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February 18, 2018 Perseverance of the Saints

 

“All that the Father gives me will come to me, and whoever comes to me I will never cast out. 38     For I have come down from heaven, not to do my own will but the will of him who sent me. 39          And this is the will of him who sent me, that I should lose nothing of all that he has given me, but raise it up on the last day. 40 For this is the will of my Father, that everyone who looks on the Son and believes in him should have eternal life, and I will raise him up on the last day.” [1]

 

This passage of Scripture reveals several themes that we have looked at in the past few weeks. “All that the Father gives me…” These words of our Lord inform us that there are some people that have been given to Jesus by the Father. These are the elect and their being given to Jesus was before the world was even created. Their election by the Father was not because of anything good in them but only because of God’s grace and mercy. These first six words reveal the theme of unconditional election.

 

The next words are: “…will come to me.” We first note that the giving by the Father precedes them coming to Christ. But, all that are given will come. This reveals the doctrine of effectual grace, sometimes called irresistible grace or invincible grace. Those that are given will come. They come when God’s grace, through His Spirit, softens their hearts and makes them desirous and willing.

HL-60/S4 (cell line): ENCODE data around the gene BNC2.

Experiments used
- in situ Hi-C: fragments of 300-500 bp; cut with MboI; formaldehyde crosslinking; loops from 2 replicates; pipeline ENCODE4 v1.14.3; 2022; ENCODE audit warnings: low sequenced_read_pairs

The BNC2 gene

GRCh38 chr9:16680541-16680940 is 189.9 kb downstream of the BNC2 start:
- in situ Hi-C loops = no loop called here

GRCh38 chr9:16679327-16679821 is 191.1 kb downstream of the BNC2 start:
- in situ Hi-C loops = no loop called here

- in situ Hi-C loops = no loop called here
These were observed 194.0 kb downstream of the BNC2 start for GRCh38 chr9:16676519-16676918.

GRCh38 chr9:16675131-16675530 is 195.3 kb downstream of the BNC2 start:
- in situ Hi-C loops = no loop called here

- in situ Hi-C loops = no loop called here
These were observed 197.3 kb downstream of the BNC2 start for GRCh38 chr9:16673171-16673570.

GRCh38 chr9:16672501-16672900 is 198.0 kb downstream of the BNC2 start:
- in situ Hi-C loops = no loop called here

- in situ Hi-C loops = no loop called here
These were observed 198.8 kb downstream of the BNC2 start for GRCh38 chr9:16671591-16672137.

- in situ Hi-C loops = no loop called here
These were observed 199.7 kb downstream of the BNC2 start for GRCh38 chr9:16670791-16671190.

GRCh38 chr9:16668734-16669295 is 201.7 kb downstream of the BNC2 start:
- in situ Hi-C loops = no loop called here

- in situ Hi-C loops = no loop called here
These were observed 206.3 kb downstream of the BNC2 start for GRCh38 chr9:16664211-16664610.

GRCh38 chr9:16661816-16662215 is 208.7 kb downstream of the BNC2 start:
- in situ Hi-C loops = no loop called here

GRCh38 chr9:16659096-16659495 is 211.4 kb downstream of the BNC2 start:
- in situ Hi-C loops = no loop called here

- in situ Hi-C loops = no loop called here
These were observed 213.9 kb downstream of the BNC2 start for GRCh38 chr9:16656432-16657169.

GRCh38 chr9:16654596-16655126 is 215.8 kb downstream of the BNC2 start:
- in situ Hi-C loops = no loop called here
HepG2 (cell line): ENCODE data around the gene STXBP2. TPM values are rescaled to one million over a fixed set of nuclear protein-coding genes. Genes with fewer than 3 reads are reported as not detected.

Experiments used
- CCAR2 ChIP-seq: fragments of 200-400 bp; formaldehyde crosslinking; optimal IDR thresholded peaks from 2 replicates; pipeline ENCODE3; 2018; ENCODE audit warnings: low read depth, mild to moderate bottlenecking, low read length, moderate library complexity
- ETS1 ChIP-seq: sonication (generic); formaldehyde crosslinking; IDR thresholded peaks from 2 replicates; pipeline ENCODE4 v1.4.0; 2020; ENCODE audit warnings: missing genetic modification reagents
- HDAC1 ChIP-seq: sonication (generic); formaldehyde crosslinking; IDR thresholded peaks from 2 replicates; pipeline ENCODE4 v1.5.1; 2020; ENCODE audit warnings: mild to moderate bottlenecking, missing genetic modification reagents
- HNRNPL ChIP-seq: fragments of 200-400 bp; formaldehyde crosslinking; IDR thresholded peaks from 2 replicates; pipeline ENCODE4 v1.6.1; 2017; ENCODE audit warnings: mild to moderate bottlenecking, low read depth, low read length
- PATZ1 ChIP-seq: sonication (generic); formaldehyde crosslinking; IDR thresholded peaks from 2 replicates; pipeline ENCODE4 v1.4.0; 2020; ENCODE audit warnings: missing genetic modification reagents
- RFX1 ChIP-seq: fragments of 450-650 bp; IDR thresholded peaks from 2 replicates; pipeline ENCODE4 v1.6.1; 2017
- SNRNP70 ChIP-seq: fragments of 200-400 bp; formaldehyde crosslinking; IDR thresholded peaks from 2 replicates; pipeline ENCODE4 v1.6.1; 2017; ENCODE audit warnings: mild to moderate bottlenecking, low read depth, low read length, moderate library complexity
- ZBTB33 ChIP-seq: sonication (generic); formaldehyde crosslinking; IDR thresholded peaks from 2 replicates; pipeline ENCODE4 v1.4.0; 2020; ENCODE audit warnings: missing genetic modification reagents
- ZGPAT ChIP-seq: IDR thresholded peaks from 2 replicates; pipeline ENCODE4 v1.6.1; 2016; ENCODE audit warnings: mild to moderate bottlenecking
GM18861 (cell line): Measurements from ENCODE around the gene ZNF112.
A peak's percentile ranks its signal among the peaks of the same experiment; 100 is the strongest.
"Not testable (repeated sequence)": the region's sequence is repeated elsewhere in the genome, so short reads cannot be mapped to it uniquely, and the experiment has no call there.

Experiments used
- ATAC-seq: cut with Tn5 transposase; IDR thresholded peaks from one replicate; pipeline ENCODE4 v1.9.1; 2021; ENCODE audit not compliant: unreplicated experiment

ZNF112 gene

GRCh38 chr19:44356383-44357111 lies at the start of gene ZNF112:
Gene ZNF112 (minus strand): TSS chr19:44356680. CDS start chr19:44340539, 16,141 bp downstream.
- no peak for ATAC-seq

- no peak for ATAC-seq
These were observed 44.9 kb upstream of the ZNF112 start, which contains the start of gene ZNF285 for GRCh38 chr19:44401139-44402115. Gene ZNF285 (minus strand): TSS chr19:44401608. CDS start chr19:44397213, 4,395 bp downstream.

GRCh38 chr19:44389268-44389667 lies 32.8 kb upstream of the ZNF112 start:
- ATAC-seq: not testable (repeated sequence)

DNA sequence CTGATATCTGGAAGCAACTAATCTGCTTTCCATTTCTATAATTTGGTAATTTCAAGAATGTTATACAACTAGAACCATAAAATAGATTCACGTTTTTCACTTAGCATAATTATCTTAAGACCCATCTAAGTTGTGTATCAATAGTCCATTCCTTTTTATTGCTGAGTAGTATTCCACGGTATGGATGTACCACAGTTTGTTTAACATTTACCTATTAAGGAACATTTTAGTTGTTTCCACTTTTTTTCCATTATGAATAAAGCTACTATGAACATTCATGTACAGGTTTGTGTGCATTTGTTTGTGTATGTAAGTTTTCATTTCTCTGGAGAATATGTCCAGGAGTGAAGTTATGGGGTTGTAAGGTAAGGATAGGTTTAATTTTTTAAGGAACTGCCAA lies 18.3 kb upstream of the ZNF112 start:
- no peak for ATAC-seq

Then Jesus says, “…and whoever comes to me I will never cast out.” These words reveal the doctrine of the perseverance of the saints. In verse 39 our Lord says that the will of the Father is that Jesus would lose none of those who have been given to him by the Father. But, they all, as a group – notice that he says he will raise “it” up on the last day, they all will be raised up. In verse 40 he repeats himself for emphasis: “For this is the will of my Father, that everyone who looks on the Son and believes in him should have eternal life, and I will raise him up on the last day.” They will be raised up collectively, yet they will still be raised up individually. It is a promise.

 

If one believes that Jesus can fail to accomplish the Father’s will then one does not believe in the perseverance of the saints. If one believes that Jesus cannot fail to accomplish the Father’s will then one does believe in the perseverance of the saints. They believe that all who have come to Christ are assured of eternal life and a future resurrection.